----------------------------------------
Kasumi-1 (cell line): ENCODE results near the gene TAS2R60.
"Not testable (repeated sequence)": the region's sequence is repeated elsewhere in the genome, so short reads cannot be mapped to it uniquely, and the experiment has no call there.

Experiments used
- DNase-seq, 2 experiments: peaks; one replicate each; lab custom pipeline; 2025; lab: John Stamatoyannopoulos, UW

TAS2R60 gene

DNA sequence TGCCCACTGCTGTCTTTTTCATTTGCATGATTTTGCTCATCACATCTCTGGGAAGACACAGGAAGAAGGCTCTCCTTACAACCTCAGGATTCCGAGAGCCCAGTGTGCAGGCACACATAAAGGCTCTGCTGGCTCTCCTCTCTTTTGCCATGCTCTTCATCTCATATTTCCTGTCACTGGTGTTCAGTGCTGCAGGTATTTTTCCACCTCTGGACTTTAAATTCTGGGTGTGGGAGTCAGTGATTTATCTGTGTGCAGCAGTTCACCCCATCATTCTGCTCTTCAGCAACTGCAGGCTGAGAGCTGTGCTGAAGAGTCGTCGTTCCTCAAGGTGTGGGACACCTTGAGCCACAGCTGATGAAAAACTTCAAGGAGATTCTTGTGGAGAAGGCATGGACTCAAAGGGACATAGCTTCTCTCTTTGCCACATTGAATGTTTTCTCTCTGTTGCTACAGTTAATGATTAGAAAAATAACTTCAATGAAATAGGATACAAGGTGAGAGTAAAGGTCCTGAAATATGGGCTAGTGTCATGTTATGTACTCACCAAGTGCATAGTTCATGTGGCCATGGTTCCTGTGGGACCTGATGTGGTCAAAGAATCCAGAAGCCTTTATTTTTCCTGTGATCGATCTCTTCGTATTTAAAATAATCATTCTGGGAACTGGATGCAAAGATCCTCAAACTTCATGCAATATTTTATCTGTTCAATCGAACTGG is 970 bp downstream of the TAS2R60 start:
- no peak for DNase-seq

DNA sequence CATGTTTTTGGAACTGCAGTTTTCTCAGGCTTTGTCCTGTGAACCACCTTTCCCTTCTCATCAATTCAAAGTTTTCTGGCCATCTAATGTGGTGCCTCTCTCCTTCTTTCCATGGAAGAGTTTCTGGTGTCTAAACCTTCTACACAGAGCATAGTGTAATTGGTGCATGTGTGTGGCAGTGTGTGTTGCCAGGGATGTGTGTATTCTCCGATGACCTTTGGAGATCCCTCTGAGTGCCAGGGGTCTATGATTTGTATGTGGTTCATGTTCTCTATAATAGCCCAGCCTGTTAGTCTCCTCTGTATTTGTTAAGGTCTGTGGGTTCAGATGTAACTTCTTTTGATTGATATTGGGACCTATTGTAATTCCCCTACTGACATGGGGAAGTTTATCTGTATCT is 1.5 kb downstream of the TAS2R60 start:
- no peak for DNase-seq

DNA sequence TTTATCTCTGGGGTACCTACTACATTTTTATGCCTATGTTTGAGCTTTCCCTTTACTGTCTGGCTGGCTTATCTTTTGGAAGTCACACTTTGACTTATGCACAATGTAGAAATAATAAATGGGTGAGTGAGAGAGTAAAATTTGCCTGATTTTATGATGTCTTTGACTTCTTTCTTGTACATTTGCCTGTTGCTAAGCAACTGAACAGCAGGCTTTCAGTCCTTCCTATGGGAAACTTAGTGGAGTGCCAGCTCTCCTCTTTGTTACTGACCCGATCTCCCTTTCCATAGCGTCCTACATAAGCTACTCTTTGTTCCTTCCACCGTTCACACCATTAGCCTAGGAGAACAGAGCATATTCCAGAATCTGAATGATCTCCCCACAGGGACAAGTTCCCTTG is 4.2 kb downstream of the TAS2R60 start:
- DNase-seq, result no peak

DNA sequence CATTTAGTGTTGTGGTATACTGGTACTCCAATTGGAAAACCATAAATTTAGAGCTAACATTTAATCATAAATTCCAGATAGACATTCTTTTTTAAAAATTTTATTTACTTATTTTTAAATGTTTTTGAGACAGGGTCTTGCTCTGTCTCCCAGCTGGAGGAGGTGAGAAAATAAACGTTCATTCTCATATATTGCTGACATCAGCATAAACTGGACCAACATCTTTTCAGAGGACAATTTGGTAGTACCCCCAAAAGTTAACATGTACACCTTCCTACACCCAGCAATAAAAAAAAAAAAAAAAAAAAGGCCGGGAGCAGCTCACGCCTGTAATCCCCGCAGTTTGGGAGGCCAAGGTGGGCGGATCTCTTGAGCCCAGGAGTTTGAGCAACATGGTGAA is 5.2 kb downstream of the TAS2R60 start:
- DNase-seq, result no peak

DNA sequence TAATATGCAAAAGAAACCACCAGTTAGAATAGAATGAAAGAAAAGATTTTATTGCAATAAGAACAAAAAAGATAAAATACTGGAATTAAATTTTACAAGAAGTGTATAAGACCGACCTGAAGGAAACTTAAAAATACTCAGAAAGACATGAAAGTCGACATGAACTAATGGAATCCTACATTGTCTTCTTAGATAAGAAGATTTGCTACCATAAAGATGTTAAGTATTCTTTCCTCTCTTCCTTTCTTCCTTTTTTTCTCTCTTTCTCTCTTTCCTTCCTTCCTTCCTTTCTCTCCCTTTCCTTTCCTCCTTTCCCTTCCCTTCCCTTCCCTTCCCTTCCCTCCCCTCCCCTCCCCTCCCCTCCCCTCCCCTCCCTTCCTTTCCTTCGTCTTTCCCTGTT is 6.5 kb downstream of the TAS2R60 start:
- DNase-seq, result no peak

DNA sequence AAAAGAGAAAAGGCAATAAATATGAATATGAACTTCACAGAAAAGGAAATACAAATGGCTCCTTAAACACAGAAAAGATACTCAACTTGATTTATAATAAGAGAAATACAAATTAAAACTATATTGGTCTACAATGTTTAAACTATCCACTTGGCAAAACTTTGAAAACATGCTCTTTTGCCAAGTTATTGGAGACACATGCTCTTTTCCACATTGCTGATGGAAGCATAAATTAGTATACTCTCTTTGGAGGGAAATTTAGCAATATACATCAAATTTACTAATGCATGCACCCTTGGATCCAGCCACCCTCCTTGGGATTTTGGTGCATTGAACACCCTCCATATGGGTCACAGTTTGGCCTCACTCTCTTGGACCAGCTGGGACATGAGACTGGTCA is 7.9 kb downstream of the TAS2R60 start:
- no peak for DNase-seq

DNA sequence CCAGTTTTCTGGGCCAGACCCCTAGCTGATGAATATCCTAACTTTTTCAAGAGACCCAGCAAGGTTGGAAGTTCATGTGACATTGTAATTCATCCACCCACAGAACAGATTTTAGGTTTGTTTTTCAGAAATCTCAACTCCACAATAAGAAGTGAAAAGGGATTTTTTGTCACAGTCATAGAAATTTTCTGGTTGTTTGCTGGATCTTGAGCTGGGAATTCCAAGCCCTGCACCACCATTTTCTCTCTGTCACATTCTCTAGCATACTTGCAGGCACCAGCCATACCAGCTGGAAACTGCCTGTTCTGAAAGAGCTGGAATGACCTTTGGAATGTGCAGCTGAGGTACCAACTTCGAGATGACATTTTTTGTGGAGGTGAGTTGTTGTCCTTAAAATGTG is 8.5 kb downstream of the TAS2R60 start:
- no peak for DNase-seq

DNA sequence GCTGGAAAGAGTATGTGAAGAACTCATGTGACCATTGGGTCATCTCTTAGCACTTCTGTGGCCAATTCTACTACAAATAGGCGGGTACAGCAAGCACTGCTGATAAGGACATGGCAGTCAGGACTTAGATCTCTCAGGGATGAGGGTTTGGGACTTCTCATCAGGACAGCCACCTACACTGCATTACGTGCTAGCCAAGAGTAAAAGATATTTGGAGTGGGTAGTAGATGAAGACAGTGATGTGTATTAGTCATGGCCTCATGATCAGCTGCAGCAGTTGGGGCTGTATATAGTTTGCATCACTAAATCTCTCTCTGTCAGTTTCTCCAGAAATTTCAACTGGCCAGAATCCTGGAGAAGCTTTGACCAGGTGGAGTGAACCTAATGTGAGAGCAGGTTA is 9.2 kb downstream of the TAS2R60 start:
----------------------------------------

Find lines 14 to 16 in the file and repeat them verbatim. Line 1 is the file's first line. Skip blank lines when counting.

DNA sequence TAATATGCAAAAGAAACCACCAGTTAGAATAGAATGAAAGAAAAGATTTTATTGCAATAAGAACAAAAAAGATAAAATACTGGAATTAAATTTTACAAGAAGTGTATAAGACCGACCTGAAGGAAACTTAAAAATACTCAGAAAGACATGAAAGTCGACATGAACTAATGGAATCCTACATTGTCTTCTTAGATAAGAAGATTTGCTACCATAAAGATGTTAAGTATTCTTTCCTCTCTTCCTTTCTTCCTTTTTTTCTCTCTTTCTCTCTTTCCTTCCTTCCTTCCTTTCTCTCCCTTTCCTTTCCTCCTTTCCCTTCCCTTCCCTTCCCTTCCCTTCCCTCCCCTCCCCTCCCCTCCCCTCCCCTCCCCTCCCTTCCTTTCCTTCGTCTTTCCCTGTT is 6.5 kb downstream of the TAS2R60 start:
- DNase-seq, result no peak

DNA sequence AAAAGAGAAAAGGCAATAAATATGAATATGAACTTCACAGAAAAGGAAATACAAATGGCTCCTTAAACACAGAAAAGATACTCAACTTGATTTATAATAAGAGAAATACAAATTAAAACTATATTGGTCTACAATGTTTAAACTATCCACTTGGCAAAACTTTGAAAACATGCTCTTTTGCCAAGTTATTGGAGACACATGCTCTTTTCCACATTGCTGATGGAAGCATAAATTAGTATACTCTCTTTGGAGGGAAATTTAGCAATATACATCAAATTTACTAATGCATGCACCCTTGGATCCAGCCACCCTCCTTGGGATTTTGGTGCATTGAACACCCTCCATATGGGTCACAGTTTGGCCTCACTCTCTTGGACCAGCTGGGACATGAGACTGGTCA is 7.9 kb downstream of the TAS2R60 start: